by Jonathan Richter, DDS, FAGD
Over the last decade, several surveys have revealed that 74 percent of Americans are living with gastrointestinal (GI) pain and are experiencing chronic symptoms, like diarrhea, gas and bloating. “Over half of them never discussed it with their doctor,” says Dr. Rashini Raj, a gastroenterologist at NYU Langone Medical Center, in New York City, on behalf of AbbVie Pharmaceuticals, who commissioned one of the surveys.
It’s alarming that patients don’t talk about this pain with their doctors because sometimes this can indicate a more serious underlying condition. In addition, there is growing research that gut health is directly connected to neurological issues, and with the growing cases of depression and other mental disorders, it’s no surprise that mental illness is more commonplace when understanding its connection to the gut.
In fact, in the world of functional medicine—where doctors are trained to read laboratory results to connect that data to the underlying cause for ailments, and by doing so, use supplements, nutrition and lifestyle as treatment—doctors look to gut health as their first place to reverse neurological disorders. For example, increased Clostridia in the gut can cause an increase of dopamine in the brain. Ongoing increased dopamine will result in aggressive behavior, poor attention spans, and if left alone, mental disease.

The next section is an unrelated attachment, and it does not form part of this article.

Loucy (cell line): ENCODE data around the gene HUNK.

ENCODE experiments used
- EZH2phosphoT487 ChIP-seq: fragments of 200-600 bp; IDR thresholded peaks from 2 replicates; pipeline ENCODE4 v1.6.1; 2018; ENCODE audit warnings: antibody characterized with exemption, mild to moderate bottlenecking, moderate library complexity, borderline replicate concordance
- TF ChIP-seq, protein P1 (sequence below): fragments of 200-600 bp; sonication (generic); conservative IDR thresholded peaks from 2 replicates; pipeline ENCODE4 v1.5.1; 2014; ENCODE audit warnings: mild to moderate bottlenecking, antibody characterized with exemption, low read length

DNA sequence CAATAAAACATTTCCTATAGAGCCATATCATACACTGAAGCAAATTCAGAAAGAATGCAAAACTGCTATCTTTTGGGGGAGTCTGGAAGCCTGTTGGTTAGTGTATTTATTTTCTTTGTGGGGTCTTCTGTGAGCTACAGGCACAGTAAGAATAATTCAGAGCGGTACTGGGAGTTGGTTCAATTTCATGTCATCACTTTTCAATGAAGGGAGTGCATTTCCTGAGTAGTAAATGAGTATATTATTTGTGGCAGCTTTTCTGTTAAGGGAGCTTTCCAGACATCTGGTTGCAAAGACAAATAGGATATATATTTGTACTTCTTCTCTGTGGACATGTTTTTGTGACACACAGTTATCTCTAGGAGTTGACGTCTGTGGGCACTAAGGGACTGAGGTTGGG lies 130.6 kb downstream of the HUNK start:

Ulcers are another common and mistreated GI ailment. People dealing with ulcers typically find relief in the acid blocker Prilosec, which doesn’t address the root cause and is merely a Band-
Aid for relief. Studies demonstrate that 95 percent of all ulcer cases are actually related to H. pylori, a type of bacteria that enter the body and live in your digestive tract. So in order to effectively treat ulcers, you have to address the bacteria.
There is a lot to write here regarding GI discomfort because our gut biome is constantly under attack. For example, we know that even a small part per billion of glyphosate affects the tight junctions that are a part of your gut lining, creating holes where material “leaks” out of the gut into the body (leaky gut). The result: Your immune system is in a constant state of overwhelm.
If you are dealing with GI discomfort, first see your dentist to rule out any oral disease; this is the first thing to easily check off the list of culprits. Then ask your doctor to perform laboratory tests that include an organic acids urine sample and a GI stool panel. These tests will reveal what could be the root cause of your GI issues, and with this information, you could modify your diet and address the issue with supplements—but, of course, a good functional doctor would be your best ally to carry this out.
Source: Jonathan Richter, DDS, FAGD, of Cariodontal (310 E. Shore Rd., Ste. 101, Great Neck). For more information or to schedule an appointment, call 516-282-0310 or visit Cariodontal.com.